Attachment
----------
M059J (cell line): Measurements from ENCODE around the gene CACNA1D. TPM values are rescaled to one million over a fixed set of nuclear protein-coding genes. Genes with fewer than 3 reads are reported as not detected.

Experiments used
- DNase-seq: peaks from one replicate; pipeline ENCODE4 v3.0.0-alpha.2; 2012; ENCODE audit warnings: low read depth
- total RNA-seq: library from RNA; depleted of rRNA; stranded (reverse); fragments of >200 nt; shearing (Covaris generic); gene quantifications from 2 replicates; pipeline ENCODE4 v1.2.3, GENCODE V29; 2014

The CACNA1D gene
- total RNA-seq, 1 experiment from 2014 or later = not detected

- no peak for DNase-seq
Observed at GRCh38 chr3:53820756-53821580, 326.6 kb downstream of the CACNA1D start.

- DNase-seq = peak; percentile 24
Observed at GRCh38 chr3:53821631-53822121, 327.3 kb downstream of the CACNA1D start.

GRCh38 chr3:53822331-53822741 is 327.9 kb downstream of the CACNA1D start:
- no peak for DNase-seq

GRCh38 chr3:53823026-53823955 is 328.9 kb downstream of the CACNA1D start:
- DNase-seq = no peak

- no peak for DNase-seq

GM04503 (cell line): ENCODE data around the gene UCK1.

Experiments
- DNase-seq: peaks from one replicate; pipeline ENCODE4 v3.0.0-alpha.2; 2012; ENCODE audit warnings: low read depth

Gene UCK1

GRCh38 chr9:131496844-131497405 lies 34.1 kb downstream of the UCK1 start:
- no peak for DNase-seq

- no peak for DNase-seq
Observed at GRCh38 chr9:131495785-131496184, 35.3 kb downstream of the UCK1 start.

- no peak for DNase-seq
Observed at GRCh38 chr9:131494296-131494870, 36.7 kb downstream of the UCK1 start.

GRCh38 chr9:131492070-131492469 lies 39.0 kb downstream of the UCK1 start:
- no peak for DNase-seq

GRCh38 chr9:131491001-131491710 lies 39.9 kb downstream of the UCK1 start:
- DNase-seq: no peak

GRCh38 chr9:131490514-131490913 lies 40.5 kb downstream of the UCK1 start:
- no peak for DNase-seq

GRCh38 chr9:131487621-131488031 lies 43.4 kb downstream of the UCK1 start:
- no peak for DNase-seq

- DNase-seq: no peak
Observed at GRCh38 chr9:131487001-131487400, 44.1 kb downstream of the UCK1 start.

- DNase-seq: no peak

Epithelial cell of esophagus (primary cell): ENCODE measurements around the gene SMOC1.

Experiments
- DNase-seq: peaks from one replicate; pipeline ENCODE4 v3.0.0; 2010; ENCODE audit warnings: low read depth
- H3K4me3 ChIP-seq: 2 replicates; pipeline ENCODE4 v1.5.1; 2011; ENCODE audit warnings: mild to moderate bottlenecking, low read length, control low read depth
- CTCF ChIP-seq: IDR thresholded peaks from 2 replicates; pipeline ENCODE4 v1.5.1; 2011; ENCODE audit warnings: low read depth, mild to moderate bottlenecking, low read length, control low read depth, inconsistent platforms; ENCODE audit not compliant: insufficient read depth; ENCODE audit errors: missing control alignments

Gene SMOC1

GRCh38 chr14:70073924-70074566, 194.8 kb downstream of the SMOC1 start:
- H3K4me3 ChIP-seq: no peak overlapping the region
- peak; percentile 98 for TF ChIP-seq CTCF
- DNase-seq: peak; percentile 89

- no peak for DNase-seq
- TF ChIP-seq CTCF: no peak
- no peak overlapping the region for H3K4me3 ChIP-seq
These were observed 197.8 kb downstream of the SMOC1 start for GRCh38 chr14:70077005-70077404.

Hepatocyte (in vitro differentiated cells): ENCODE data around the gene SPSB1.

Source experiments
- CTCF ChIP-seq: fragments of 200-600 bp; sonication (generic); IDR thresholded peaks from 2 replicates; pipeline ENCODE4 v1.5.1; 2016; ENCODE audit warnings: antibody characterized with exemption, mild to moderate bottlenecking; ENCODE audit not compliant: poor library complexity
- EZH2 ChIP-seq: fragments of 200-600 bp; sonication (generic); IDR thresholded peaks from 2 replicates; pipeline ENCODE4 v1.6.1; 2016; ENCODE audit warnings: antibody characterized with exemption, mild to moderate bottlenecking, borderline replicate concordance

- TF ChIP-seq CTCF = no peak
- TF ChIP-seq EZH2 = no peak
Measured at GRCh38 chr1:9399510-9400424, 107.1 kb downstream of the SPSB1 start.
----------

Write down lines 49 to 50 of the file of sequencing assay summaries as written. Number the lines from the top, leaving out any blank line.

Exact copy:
- no peak overlapping the region for H3K4me3 ChIP-seq
These were observed 197.8 kb downstream of the SMOC1 start for GRCh38 chr14:70077005-70077404.